Wednesday, January 25, 2006
I think it’s vital that we remember special events, especially as they relate to our spiritual growth. It’s not an easy thing to do and it isn’t something that can be completed in a short amount of time. Yet, the hard work is worth it.
You see, even documenting painful experiences can give us a glimpse of how the Creator of the universe comes close to the brokenhearted. For me, it’s been during the most heartbreaking times that I’ve discovered just how much God comforted me and how much I grew spiritually.
Everyone will face the death of a loved one, the threat of disease, and all kinds of losses. We wonder how we will carry on. I can share from personal experience – I believed I couldn’t cope with those things, but I did. Certainly, I felt grief and suffering but God gave me strength to not only survive the deep darkness of immense sorrow, but a supernatural peace.
And those sorrowful experiences where God stepped in have been crucial in strengthening my faith. Let’s face it, if our Creator can get us through devastating loss, He can guide us in day-to-day living lives full of stress and anxiety.
The important thing is to remember.
I would encourage you to take the time and develop what I call life markers. I started with major milestones, so to speak, and then filled in other things in as I remembered.
I must confess, I was amazed to see God’s footprints more clearly in the landscapes of my grief-stricken darkness.
The more I worked on my life markers, the more I saw God’s presence in my life, and the more I trusted Him.
There are plenty of scriptures encouraging us to remember God’s laws, words, and comfort. Learning about different people in the Bible shows how others were able to reflect on all that God had done for them. One of the more interesting, and possibly less known, is Asaph. You’ll find him in the Psalms.
Asaph was one of David’s choir leaders and is credited with Psalms 73-83. The first psalm he wrote is one many could probably identify with. I particularly like him because he’s brutally honest in asking why life is so unfair.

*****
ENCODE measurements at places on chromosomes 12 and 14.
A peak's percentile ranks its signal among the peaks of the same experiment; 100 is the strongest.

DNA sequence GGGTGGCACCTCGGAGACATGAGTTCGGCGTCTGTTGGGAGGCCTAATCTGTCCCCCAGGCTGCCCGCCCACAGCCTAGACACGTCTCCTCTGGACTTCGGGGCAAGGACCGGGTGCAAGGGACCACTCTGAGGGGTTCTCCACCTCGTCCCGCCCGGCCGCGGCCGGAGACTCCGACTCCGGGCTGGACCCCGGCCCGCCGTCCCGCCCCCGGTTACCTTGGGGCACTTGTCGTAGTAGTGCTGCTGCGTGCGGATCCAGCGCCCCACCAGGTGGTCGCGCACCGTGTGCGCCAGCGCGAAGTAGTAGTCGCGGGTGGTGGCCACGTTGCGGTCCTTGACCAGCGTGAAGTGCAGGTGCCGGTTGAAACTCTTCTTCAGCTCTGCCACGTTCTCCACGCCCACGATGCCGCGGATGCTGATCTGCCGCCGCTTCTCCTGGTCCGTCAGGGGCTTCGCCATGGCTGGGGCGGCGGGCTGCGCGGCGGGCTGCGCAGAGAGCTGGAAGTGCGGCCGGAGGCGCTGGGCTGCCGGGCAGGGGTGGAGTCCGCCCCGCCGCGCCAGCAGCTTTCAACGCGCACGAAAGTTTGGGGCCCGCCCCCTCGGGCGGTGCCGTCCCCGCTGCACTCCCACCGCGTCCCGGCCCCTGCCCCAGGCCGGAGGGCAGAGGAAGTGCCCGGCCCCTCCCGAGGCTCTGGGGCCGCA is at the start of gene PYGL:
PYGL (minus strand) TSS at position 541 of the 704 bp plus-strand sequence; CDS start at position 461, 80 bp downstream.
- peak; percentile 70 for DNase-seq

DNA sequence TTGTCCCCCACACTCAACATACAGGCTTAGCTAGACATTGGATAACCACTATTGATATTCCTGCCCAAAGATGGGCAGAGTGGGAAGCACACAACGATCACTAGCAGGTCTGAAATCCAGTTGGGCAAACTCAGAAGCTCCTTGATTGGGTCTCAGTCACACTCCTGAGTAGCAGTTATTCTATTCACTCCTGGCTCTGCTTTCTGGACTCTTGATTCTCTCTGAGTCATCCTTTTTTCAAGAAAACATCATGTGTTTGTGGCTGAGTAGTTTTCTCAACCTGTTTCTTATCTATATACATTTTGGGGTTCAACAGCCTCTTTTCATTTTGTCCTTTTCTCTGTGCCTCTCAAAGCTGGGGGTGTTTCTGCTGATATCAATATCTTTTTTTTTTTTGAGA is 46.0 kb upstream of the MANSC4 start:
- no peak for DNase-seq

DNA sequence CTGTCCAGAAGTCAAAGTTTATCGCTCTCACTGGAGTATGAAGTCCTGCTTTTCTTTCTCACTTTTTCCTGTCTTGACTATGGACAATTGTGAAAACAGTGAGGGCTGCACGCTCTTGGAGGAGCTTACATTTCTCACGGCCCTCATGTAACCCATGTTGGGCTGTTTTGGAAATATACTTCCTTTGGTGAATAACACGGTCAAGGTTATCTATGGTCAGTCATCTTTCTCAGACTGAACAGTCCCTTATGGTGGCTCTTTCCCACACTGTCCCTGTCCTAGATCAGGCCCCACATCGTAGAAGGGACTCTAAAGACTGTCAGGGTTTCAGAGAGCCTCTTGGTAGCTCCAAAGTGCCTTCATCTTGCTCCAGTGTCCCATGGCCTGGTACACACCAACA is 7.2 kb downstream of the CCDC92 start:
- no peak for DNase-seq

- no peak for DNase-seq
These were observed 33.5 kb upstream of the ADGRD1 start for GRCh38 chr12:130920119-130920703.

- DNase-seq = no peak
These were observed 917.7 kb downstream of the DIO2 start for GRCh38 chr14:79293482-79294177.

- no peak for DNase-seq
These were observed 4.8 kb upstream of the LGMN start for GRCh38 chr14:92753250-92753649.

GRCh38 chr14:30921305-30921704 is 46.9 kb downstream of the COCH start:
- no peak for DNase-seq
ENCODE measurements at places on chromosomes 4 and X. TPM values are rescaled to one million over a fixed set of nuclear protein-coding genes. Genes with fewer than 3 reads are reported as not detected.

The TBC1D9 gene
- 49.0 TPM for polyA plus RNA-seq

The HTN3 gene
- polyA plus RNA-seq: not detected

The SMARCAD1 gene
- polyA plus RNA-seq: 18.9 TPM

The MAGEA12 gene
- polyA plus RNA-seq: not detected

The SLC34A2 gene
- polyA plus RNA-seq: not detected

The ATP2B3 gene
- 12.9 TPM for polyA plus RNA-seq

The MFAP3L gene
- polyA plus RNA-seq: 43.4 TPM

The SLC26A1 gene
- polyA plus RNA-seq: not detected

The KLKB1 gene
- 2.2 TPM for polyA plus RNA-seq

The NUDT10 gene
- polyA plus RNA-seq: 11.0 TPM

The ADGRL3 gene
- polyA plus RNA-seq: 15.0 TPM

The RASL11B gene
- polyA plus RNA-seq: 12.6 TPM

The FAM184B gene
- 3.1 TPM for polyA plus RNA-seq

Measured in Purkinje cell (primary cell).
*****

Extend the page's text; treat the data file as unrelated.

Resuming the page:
His words in Psalm 77 are a beautiful reminder that even in the darkest of times, God’s footprints across our hearts and lives brings us to a place of refuge and sanctuary.
“I recall all you have done, O Lord. I remember your wonderful deeds of long ago. They are constantly in my thoughts. I cannot stop thinking about them. O God, your ways are holy. Is there any god as mighty as you? You are the God of miracles and wonders!” Psalm 77:11-14, NLT.
If you remember nothing else, remember this: Satan would like nothing better than for us to forget God’s presence in our lives.
SPECIAL NOTE: I pray that each commentary I write here will bless you, but please understand that some are built on previous entries. I’ve tried to build a Biblical basis from which my thoughts are developed. It’s important that you understand “my words” aren’t the end of the story, so to speak. I would encourage you to check out previous entries if you have questions concerning what I’ve written. Also, I’ve included links to several web sites that can provide much more detailed guidance than I’m able to do here. Check out “Running Empty” or “Power to Change” (see list of links to the right). For more in-depth study, you can visit “Now Try God” at http://www.nowtrygod.com or “New Christian Life” at http://newchristian.com as additional resources. The bottom line – don’t accept what I say as gospel. That’s what the Bible is for. An excellent on-line resource is BibleGateway.com at http://www.biblegateway.com.
Another good site is Crossmap, at http://crossmap.com and not just because my inspirational messages can now be found there. This organization, which has been running since 2000, serves the Christian community as a web portal. There are great columns by talented nationally known writers and pastors, a wide variety of other Christian sites, news, and commentaries.
As always, I welcome your comments or you can contact me at email@example.com